Potential AAM solutions range from small quadcopters (potentially valuable, for example, for delivering urgent medicine to remote rural locations), to full-fledged “air taxi” concepts.

While commercial-ready fixed-wing AAM craft appear to still be further off, electric eVTOL (vertical takeoff and landing) and sUAS (small unmanned aircraft systems) craft are already making immense strides. Identifying AAM craft as a key emerging market for aerospace companies, Deloitte’s 2023 aerospace industry report notes that regulatory schemes are currently being adapted to accommodate these new aircraft designs, concluding that ”growing investments and a fast-moving certification process for eVTOL aircraft globally will likely shift AAM companies’ focus on pilot training to achieve commercial operations by 2025.”

Trend Five: A Push Toward Decarbonization

Like many other industries, aerospace companies are under intense pressure to reduce carbon emissions wherever possible. Doing so for aircraft is a challenge even greater than that faced by the automotive industry—virtually all modern commercial aircraft require far more power than can be provided using existing electric technology. But a number of innovative companies are moving quickly to fill this gap.

Potential approaches to reducing aerospace emissions include:

  • Sustainable aviation fuels: sustainable fuels, such as fuels made from biomass, waste gases, or even algae, have the potential to dramatically reduce the emissions of aircraft using existing propulsion technologies. Critically, this technology is potentially capable of scaling without the need to realize advanced new aircraft propulsion approaches. The International Air Transport Association (IATA) projects SAF production to reach about 65% of total fuel requirements by 2050.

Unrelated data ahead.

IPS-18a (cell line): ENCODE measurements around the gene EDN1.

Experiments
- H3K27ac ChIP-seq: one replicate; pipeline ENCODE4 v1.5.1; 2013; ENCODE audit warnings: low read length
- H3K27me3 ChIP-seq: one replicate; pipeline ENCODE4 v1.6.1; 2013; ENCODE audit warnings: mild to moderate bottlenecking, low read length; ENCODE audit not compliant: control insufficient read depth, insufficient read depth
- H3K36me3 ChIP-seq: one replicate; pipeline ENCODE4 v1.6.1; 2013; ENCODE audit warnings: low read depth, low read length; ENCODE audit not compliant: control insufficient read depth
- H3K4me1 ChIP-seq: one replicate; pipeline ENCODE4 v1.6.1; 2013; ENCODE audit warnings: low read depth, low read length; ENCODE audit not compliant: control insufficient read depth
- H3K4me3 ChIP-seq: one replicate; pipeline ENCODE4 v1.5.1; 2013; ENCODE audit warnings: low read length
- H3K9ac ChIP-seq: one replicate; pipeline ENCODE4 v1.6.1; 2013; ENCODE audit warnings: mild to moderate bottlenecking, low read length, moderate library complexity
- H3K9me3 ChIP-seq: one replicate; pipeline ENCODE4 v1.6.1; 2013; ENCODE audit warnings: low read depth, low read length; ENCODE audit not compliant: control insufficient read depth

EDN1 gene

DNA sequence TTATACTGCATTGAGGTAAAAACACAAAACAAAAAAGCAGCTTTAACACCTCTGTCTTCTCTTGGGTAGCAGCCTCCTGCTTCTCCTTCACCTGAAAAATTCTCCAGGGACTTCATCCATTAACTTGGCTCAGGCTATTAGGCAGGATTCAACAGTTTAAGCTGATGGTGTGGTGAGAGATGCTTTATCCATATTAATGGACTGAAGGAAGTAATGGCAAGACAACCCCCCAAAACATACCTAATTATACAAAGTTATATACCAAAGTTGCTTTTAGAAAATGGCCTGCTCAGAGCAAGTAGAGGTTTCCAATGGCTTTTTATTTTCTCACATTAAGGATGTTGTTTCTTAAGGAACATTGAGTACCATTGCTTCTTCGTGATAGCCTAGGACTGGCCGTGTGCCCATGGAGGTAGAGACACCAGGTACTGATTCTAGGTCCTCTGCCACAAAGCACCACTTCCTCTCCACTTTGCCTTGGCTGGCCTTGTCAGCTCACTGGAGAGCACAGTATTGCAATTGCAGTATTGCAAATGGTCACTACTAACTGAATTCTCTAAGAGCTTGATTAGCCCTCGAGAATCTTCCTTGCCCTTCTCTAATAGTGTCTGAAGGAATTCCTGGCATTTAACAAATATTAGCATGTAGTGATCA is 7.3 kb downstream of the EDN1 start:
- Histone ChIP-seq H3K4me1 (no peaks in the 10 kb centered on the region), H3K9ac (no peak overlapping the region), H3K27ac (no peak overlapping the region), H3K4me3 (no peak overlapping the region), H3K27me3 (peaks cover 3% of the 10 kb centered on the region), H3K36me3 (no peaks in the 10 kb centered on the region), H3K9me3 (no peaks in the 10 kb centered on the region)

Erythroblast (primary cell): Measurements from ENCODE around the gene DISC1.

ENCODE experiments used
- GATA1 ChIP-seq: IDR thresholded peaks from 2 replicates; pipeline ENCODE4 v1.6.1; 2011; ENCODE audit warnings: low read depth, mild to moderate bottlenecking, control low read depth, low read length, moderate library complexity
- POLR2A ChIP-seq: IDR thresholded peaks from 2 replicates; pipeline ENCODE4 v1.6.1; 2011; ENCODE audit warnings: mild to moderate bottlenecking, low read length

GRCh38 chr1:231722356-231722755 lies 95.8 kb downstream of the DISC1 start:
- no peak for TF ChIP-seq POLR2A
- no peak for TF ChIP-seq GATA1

• Advanced air mobility solutions, outlined above, may play a key role in reducing emissions for regional air transport. Recent research by Deloitte suggests that AAM can reduce travel time by 75% with zero operating emissions for a 25-mile intracity trip.
  • New air propulsion technologies, such as hybrid, hydrogen, and electric, are currently under intensive development. While likely not viable for long-distance in the foreseeable future, electric aircraft, for instance, could be potentially valuable for shorter-range flights, conserving SAF fuels for longer-range routes. While still a long way from widespread commercial use, some designs are already being actively tested. For example, the Air Force recently conducted trials with a commercial electric aircraft of design, the BETA ALIA, which boasts a range of 250 miles, a top speed of 138 mph, and 90% quieter operation a helicopter.

Learn More: Advanced Materials and Aerospace Innovation

The aerospace industry’s continued evolution has always supported and benefitted from the development of innovative new materials. For a deeper look at the historical relationship between materials and aerospace engineering please see our blog here.

At TriStar, our engineering team has extensive experience working with aerospace industry clients to find the right materials for challenging applications. For a deeper dive into the biggest challenges for aerospace industry components (and how TriStar’s high-performance polymers can help solve them) please see our guide here.

Explore our Deep Dive:
Aerospace Industry Components: Key Challenges and Solutions for Polymers